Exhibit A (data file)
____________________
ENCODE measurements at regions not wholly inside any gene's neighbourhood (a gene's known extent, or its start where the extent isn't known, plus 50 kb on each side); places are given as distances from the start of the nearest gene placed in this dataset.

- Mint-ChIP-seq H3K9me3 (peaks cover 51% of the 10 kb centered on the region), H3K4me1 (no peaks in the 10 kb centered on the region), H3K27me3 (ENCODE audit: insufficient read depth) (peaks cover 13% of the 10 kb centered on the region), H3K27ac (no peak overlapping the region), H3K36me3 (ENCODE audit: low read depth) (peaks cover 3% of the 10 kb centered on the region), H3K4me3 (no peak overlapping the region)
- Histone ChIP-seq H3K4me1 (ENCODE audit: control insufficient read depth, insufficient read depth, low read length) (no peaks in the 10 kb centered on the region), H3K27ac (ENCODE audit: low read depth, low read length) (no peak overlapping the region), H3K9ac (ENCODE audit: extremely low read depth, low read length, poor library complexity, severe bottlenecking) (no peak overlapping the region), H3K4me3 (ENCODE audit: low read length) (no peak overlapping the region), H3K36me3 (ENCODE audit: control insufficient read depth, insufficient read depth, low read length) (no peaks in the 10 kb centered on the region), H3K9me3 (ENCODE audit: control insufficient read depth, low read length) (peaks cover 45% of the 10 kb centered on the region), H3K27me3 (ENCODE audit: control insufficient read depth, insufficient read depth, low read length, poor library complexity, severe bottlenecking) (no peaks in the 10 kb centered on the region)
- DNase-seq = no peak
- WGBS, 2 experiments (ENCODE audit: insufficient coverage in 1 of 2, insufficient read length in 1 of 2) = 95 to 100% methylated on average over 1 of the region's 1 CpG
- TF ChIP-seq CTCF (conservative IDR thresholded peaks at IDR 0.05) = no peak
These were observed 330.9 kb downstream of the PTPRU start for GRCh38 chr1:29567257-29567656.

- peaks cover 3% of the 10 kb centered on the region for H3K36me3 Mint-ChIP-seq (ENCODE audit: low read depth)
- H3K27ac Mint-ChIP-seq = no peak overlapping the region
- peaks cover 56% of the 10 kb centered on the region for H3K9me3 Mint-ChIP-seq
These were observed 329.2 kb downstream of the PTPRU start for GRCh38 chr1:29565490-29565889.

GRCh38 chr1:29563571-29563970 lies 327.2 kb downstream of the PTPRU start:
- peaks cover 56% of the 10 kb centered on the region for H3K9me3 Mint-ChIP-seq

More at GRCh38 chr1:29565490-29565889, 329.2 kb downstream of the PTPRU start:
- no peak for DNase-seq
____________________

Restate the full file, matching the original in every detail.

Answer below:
ENCODE measurements at regions not wholly inside any gene's neighbourhood (a gene's known extent, or its start where the extent isn't known, plus 50 kb on each side); places are given as distances from the start of the nearest gene placed in this dataset.

- Mint-ChIP-seq H3K9me3 (peaks cover 51% of the 10 kb centered on the region), H3K4me1 (no peaks in the 10 kb centered on the region), H3K27me3 (ENCODE audit: insufficient read depth) (peaks cover 13% of the 10 kb centered on the region), H3K27ac (no peak overlapping the region), H3K36me3 (ENCODE audit: low read depth) (peaks cover 3% of the 10 kb centered on the region), H3K4me3 (no peak overlapping the region)
- Histone ChIP-seq H3K4me1 (ENCODE audit: control insufficient read depth, insufficient read depth, low read length) (no peaks in the 10 kb centered on the region), H3K27ac (ENCODE audit: low read depth, low read length) (no peak overlapping the region), H3K9ac (ENCODE audit: extremely low read depth, low read length, poor library complexity, severe bottlenecking) (no peak overlapping the region), H3K4me3 (ENCODE audit: low read length) (no peak overlapping the region), H3K36me3 (ENCODE audit: control insufficient read depth, insufficient read depth, low read length) (no peaks in the 10 kb centered on the region), H3K9me3 (ENCODE audit: control insufficient read depth, low read length) (peaks cover 45% of the 10 kb centered on the region), H3K27me3 (ENCODE audit: control insufficient read depth, insufficient read depth, low read length, poor library complexity, severe bottlenecking) (no peaks in the 10 kb centered on the region)
- DNase-seq = no peak
- WGBS, 2 experiments (ENCODE audit: insufficient coverage in 1 of 2, insufficient read length in 1 of 2) = 95 to 100% methylated on average over 1 of the region's 1 CpG
- TF ChIP-seq CTCF (conservative IDR thresholded peaks at IDR 0.05) = no peak
These were observed 330.9 kb downstream of the PTPRU start for GRCh38 chr1:29567257-29567656.

- peaks cover 3% of the 10 kb centered on the region for H3K36me3 Mint-ChIP-seq (ENCODE audit: low read depth)
- H3K27ac Mint-ChIP-seq = no peak overlapping the region
- peaks cover 56% of the 10 kb centered on the region for H3K9me3 Mint-ChIP-seq
These were observed 329.2 kb downstream of the PTPRU start for GRCh38 chr1:29565490-29565889.

GRCh38 chr1:29563571-29563970 lies 327.2 kb downstream of the PTPRU start:
- peaks cover 56% of the 10 kb centered on the region for H3K9me3 Mint-ChIP-seq

More at GRCh38 chr1:29565490-29565889, 329.2 kb downstream of the PTPRU start:
- no peak for DNase-seq